Most of you know me as a press critic. But I have other lives as a professor at NYU. I teach grad students about innovation in journalism. I study the digital transformation of the press. And I run projects that agitate for change.

This thread is about those latter lives. 1/
I have a new post up at my blog, PressThink. "Notes on membership." pressthink.org/2020/09/notes-… It explains what I have learned about membership and the search for a sustainable path in journalism after three years as director of the research project I founded, @membershippzzle. 2/
Today's a big day in the life of @membershippzzle. We launched The Membership Guide, based on three years of study. Here's an introduction to what the Guide is and does. membershippuzzle.org/articles-overv… It's not a research report, but a practical tool for doing membership at your site. 3/
"Journalism needs solutions to its trust and revenue problems. Membership is one of them." membershipguide.org That's how we introduce the Membership Guide. It puts into usable form everything we have learned at @membershippzzle and @lenfestinst about how membership works 4/
In my 34 years of publishing things as a professor of journalism, The Membership guide is probably the most useful thing I have done. We had a team of researchers, designers and developers working on it for sixth months. They’re the ones who made it. membershipguide.org 5/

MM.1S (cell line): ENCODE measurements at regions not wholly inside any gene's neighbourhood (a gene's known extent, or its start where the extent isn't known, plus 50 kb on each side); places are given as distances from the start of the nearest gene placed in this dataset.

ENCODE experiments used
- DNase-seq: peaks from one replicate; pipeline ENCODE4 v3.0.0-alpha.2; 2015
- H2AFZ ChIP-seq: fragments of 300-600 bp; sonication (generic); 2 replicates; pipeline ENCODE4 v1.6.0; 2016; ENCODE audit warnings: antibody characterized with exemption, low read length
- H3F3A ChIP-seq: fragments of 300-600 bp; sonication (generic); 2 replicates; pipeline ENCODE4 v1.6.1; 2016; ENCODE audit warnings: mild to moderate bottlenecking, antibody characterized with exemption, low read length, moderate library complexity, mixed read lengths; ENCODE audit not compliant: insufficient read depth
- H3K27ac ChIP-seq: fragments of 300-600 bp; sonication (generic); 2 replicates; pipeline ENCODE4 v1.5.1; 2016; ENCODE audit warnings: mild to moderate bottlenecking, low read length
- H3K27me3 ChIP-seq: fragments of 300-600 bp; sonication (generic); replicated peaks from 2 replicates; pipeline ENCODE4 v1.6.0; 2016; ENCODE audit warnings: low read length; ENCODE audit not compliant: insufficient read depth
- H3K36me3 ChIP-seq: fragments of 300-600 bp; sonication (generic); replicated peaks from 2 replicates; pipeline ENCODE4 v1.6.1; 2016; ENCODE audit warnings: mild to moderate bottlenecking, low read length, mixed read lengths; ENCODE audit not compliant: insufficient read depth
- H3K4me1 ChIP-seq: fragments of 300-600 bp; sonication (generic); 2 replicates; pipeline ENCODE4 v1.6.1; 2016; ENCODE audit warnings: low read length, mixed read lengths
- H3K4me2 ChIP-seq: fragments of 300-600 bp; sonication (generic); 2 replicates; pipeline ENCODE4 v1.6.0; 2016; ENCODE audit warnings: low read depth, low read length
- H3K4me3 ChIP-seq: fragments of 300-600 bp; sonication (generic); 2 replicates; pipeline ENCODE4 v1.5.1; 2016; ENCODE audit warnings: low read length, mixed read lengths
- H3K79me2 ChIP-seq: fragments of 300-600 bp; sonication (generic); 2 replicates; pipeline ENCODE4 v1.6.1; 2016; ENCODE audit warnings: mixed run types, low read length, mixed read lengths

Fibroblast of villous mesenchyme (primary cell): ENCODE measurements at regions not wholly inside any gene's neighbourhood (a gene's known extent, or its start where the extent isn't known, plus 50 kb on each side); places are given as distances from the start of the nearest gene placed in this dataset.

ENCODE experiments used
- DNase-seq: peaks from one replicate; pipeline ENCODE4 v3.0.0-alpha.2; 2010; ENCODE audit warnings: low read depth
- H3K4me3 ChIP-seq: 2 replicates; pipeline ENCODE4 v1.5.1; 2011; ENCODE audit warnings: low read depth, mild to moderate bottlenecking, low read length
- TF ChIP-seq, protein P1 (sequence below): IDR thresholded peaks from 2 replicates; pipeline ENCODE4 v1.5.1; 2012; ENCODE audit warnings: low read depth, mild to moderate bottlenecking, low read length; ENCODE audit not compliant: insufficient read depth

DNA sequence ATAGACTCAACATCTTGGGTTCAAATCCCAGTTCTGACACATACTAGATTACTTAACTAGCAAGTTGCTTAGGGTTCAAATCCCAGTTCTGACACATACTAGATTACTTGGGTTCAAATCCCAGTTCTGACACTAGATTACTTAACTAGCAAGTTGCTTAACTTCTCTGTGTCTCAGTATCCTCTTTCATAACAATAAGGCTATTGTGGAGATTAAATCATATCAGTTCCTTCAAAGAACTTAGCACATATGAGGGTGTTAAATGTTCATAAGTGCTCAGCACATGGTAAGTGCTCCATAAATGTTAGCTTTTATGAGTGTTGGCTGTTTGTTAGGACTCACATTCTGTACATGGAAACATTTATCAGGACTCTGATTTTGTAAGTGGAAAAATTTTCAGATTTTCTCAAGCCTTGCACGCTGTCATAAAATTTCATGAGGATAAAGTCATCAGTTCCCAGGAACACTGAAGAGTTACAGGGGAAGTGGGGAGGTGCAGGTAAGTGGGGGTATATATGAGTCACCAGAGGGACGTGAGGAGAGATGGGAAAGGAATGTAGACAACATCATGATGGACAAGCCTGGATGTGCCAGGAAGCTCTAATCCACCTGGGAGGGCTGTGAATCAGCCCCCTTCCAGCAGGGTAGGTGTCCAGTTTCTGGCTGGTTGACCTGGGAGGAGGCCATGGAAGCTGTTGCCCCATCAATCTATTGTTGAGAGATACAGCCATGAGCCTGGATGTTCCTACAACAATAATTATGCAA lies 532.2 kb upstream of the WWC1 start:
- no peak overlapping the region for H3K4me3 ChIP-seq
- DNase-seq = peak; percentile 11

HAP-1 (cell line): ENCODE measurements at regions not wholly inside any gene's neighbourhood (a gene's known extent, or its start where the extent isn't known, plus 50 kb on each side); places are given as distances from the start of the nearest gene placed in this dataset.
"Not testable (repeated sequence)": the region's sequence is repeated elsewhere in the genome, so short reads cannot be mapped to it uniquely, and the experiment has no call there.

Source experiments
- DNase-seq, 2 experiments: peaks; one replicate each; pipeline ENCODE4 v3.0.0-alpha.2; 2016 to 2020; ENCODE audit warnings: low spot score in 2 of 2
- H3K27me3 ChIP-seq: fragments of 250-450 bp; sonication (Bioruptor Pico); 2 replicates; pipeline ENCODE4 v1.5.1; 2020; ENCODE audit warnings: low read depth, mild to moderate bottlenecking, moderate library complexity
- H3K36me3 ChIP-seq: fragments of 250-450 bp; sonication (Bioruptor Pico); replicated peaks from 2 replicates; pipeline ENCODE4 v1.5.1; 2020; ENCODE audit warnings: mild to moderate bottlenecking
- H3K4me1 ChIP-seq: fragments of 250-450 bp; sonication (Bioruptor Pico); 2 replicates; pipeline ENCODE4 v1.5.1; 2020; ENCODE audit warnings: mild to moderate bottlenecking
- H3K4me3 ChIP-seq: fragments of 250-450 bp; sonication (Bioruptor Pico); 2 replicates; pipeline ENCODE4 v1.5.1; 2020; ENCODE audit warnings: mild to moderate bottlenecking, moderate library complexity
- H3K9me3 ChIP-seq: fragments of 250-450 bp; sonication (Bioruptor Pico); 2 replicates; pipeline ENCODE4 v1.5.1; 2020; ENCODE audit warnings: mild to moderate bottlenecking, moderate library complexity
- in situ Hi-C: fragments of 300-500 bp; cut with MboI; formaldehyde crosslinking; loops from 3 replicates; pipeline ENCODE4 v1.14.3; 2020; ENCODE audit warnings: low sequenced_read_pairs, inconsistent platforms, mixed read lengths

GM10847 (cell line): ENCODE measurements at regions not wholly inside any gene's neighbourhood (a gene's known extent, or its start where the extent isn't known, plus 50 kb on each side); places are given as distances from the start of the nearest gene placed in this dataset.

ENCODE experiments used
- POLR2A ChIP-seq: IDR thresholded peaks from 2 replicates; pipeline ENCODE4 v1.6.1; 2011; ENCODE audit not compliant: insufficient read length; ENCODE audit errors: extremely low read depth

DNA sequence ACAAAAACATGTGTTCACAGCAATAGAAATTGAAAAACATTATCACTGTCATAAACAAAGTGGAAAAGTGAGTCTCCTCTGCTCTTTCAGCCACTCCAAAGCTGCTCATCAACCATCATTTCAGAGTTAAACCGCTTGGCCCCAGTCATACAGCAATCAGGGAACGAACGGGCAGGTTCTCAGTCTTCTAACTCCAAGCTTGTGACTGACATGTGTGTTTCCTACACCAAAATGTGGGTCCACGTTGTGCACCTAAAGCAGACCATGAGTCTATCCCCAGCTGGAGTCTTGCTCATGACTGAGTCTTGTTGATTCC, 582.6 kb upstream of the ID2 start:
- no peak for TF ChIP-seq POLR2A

These are case studies from around the world. They tell of how different journalism sites are making membership work:

* How Zetland turned its members into powerful ambassadors

* How Daily Maverick implemented a pay-what-you-can model

and 32 others. membershipguide.org/case-studies 6/
"Locate your strongest supporters, and learn how to appeal to them for support." That's my definition of membership.

"When you can’t receive the product unless you pay your share of the costs for producing it, that’s subscription."

From my new post: pressthink.org/2020/09/notes-… 7/

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More from @jayrosen_nyu

23 Aug
Here's an example of local TV (@WNEP, an ABC affiliate in Scranton, PA) getting duped into covering a QAnon event as a "just folks" demonstration against human trafficking. These events happened all over the country today.

wnep.com/video/news/loc…
Another local TV station (@WOODTV in Grand Rapids, MI, an NBC affiliate) duped into covering a QAnon event as "people gather to protest human trafficking." woodtv.com/news/grand-rap…

Maybe check if your local station did the same. Marches like these all over the country today.
Some context from NBC reporters who have been tracking it: QAnon looms behind nationwide rallies and Save the Children hashtags. nbcnews.com/tech/tech-news… "Local media coverage of the events has been widespread and credulous, almost never mentioning the events' QAnon connections."
Read 13 tweets
17 Aug
Just published: my NEW post.

"From emergency to active threat: We have again switched settings in our coverage of Donald Trump." pressthink.org/2020/08/from-e… Written in the style of an editor's note explaining a shift in coverage. I hope you will read it— and tell me what you think.
By moving on the Post Office, Trump escalated the crisis in journalism.

"It’s more than a civic emergency; it’s a national crisis. News coverage has to reflect that. We can’t just cover these events in bigger type. We have to take commensurate action." pressthink.org/2020/08/from-e…